Chyle is a milky white fluid that contains protein, fat, cholesterol, lymphocytes, and electrolytes. It also contains a high amount of fibrinogen. Chlyle originates in the gut and is carried into the gastrointestinal tract, before traveling to the thoracic duct and reentering the vascular system near the left subclavian and internal jugular veins. Between 60% and 70% of ingested fat enters the bloodstream via the thoracic duct. Chyle is bacteriostatic and sterile because of its high lymphocyte count.
Chylothorax occurs when chyle collects in the thoracic cavity and cannot drain from the thoracic duct into the subclavian vein. In children, it usually arises after throracic, particularly cardiothoracic, surgery, but is sometimes congenital. Evidence of chylothorax may not occur until 2–10 days following injury, but it sometimes is latent for several months following surgery. In adults, it is usually a symptom of lymphoma, especially non-Hodgkins. Cirrhosis, pancreatitis, tuberculosis, sarcoidosis, amyloidosis, neck trauma, and filariasis also may lead to the development of chylothorax.
Risks of chylothorax
Chylothorax carries a significant risk of death, usually brought on by respiratory failure.
Management of chylothorax
- Total parenteral nutrition or a very-low-fat enteral feeding to reduce lymph flow
- Chest tube placement
- Pleurodesis—sclerosing the pleura to the lung
- Pleuroperitoneal shunt—removes the fluid from the thoracic cavity to the abdominal cavity, where it is reabsorbed
- Surgical ligation of the thoracic duct
- Octreotide (synthetic analogue of somatostatin) or somatostatin, infusion to control intestinal absorption of fats and intestinal blood flow and motility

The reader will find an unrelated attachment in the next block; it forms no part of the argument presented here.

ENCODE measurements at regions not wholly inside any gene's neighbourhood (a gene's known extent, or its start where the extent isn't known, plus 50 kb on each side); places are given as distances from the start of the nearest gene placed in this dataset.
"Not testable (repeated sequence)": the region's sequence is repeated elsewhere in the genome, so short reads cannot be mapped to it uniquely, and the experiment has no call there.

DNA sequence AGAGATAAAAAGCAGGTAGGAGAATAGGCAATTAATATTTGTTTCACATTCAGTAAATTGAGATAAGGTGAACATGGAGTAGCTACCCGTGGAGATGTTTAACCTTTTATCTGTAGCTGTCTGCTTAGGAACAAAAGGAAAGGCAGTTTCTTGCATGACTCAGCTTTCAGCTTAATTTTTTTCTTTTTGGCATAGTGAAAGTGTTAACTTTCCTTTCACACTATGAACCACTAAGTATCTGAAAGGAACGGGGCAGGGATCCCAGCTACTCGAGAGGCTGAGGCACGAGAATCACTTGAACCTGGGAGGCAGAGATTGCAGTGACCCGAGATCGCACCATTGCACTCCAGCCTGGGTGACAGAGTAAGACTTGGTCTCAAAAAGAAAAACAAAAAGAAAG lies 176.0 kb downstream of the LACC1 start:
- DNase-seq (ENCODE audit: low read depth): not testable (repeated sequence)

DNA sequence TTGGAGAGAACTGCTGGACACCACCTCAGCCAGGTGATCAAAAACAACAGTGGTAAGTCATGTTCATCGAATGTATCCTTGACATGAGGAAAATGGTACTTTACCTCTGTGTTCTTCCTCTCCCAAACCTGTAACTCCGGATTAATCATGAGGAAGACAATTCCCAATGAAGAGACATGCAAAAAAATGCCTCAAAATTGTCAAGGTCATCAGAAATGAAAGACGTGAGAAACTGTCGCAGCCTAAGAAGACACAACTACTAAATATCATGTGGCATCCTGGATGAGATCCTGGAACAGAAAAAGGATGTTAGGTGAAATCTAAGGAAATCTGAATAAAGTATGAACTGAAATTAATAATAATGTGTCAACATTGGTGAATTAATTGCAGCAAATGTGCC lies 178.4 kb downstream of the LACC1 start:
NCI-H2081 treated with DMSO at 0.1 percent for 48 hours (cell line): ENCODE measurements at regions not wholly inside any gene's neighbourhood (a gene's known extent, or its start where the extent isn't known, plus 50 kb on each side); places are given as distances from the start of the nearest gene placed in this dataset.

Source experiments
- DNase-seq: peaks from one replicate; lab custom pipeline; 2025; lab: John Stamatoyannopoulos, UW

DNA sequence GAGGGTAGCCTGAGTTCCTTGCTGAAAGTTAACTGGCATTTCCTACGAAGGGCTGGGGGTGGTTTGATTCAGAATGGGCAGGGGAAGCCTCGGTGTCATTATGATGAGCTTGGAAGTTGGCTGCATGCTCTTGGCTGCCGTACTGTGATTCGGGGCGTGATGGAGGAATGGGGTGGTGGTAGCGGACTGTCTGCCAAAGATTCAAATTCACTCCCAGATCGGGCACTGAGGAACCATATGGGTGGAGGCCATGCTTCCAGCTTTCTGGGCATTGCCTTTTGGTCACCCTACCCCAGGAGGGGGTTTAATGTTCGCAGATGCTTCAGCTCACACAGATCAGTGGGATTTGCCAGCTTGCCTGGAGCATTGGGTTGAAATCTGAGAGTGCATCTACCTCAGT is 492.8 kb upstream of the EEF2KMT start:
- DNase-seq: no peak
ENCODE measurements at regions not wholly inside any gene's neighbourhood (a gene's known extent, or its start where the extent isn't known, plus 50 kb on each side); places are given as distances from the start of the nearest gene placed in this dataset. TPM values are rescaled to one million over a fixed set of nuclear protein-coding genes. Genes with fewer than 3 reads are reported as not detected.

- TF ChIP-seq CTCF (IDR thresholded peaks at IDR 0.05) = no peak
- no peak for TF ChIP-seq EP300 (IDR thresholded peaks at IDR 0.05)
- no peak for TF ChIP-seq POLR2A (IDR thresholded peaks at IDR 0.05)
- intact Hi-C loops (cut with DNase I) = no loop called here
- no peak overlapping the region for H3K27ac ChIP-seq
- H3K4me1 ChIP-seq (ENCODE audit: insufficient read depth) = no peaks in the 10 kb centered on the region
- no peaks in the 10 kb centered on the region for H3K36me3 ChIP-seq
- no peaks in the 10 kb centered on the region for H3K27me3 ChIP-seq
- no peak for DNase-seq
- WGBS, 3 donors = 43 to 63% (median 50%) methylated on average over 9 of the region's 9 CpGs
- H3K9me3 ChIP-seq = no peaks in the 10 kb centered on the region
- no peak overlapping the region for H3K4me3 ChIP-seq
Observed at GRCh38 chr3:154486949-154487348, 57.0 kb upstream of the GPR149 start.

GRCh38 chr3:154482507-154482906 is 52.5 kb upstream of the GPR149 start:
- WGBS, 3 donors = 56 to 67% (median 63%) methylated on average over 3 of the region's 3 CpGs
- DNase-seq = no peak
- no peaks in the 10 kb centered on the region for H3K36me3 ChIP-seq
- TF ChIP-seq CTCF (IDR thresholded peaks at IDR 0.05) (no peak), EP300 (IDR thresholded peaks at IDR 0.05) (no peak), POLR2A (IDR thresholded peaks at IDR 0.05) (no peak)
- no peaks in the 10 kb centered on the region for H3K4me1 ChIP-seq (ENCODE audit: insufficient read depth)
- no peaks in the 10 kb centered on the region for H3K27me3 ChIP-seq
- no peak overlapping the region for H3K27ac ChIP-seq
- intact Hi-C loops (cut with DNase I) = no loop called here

- Chemoradiation in patients with malignancies who cannot undergo surgery
- Diuretics, usually spironolactone
Nutritional management of chylothorax
Nutritional management includes the following recommendations:
- Giving total parenteral nutrition, fat-free enteral feeding, or enteral feeding of a formula that is very low in long-chain fatty acids
- Using medium-chain fatty acids, because they do not enter the lymphatic system; one study showed that trioctanoin is preferred over decanoic
- Including in a child’s diet no more that 1 gram (g) of long-chain triglycerides (LCT)/year of age, <20 g/day
- Making sure to provide enough essential fatty acids to prevent deficiency
- Providing patients who are eating with a very-low-fat diet that has adequate energy and is high in fruits, vegetables, rice, cereals, and fat-free sources of protein, such as skim milk and egg whites
- Having a diet that is free of meat, fish, and poultry, which is likely necessary until the chylothorax has resolved
- Adding a vitamin and mineral supplement is necessary
- Offering the patient specialized nutritional management for 4–8 weeks (typically needed)
Note: If a patient undergoes thoracentesis or chest tube placement, important proteins and fluids often are lost. Calculations show that the average patient losing 1 liter (L) of chyle/day would lose 420 g of fat and 420 g of protein within 1 week.
References and recommended readings
cademy of Nutrition and Dietetics. Nutrition Care Manual®. Available to subscribers at: www.nutritioncaremanual.org. Accessed August 24, 2012.
Adams SD. Chylothorax. Available at: http://www.emedicine.com/med/topic381.htm. Accessed August 24, 2012.
Buttiker V, Fanconi S, Burger R. Chylothorax in children. Chest [serial online]. 1999;116:682-687.
Cardillo K. Nutrition interventions for chylous effusions. Support Line. 2001;23:18-23.
Mikroulis D, Didilis V, Bitzikas G, Bougioukas G. Octreotide in the treatment of chylothorax. Chest. 2002;121:2079-2081.
Suddaby EC, Schiller S. Management of chylothorax in children. Pediatr Nurs. 2004;30:290-295.
Review Date 8/12